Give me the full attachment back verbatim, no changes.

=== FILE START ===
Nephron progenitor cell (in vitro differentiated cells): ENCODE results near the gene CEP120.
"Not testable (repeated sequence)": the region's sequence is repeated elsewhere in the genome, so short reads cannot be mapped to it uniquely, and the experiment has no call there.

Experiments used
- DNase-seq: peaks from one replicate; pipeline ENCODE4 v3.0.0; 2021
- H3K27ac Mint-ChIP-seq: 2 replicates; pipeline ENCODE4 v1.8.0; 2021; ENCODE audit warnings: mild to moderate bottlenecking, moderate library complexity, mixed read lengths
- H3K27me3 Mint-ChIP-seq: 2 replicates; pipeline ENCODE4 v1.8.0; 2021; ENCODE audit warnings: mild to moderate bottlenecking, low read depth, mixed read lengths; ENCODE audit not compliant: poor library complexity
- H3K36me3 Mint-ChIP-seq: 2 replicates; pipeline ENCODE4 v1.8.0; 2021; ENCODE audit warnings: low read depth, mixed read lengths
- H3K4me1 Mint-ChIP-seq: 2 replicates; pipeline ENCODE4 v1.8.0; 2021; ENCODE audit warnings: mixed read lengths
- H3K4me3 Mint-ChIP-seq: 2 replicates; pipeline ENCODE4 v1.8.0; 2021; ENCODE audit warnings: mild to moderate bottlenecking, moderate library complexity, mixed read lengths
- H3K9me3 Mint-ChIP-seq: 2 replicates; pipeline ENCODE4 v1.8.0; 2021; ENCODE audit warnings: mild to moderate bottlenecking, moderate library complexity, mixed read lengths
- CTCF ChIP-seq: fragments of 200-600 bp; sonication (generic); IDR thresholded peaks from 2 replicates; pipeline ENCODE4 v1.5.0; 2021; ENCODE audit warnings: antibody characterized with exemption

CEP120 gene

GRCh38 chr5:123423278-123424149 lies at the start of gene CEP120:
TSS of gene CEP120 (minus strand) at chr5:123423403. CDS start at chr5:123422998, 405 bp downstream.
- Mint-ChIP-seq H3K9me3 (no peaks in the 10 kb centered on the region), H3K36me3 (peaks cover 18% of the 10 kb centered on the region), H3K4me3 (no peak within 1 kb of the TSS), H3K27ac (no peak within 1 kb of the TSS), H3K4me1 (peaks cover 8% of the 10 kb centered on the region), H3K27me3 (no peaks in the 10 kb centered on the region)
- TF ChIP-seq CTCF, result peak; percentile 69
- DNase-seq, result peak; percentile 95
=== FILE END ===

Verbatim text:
Nephron progenitor cell (in vitro differentiated cells): ENCODE results near the gene CEP120.
"Not testable (repeated sequence)": the region's sequence is repeated elsewhere in the genome, so short reads cannot be mapped to it uniquely, and the experiment has no call there.

Experiments used
- DNase-seq: peaks from one replicate; pipeline ENCODE4 v3.0.0; 2021
- H3K27ac Mint-ChIP-seq: 2 replicates; pipeline ENCODE4 v1.8.0; 2021; ENCODE audit warnings: mild to moderate bottlenecking, moderate library complexity, mixed read lengths
- H3K27me3 Mint-ChIP-seq: 2 replicates; pipeline ENCODE4 v1.8.0; 2021; ENCODE audit warnings: mild to moderate bottlenecking, low read depth, mixed read lengths; ENCODE audit not compliant: poor library complexity
- H3K36me3 Mint-ChIP-seq: 2 replicates; pipeline ENCODE4 v1.8.0; 2021; ENCODE audit warnings: low read depth, mixed read lengths
- H3K4me1 Mint-ChIP-seq: 2 replicates; pipeline ENCODE4 v1.8.0; 2021; ENCODE audit warnings: mixed read lengths
- H3K4me3 Mint-ChIP-seq: 2 replicates; pipeline ENCODE4 v1.8.0; 2021; ENCODE audit warnings: mild to moderate bottlenecking, moderate library complexity, mixed read lengths
- H3K9me3 Mint-ChIP-seq: 2 replicates; pipeline ENCODE4 v1.8.0; 2021; ENCODE audit warnings: mild to moderate bottlenecking, moderate library complexity, mixed read lengths
- CTCF ChIP-seq: fragments of 200-600 bp; sonication (generic); IDR thresholded peaks from 2 replicates; pipeline ENCODE4 v1.5.0; 2021; ENCODE audit warnings: antibody characterized with exemption

CEP120 gene

GRCh38 chr5:123423278-123424149 lies at the start of gene CEP120:
TSS of gene CEP120 (minus strand) at chr5:123423403. CDS start at chr5:123422998, 405 bp downstream.
- Mint-ChIP-seq H3K9me3 (no peaks in the 10 kb centered on the region), H3K36me3 (peaks cover 18% of the 10 kb centered on the region), H3K4me3 (no peak within 1 kb of the TSS), H3K27ac (no peak within 1 kb of the TSS), H3K4me1 (peaks cover 8% of the 10 kb centered on the region), H3K27me3 (no peaks in the 10 kb centered on the region)
- TF ChIP-seq CTCF, result peak; percentile 69
- DNase-seq, result peak; percentile 95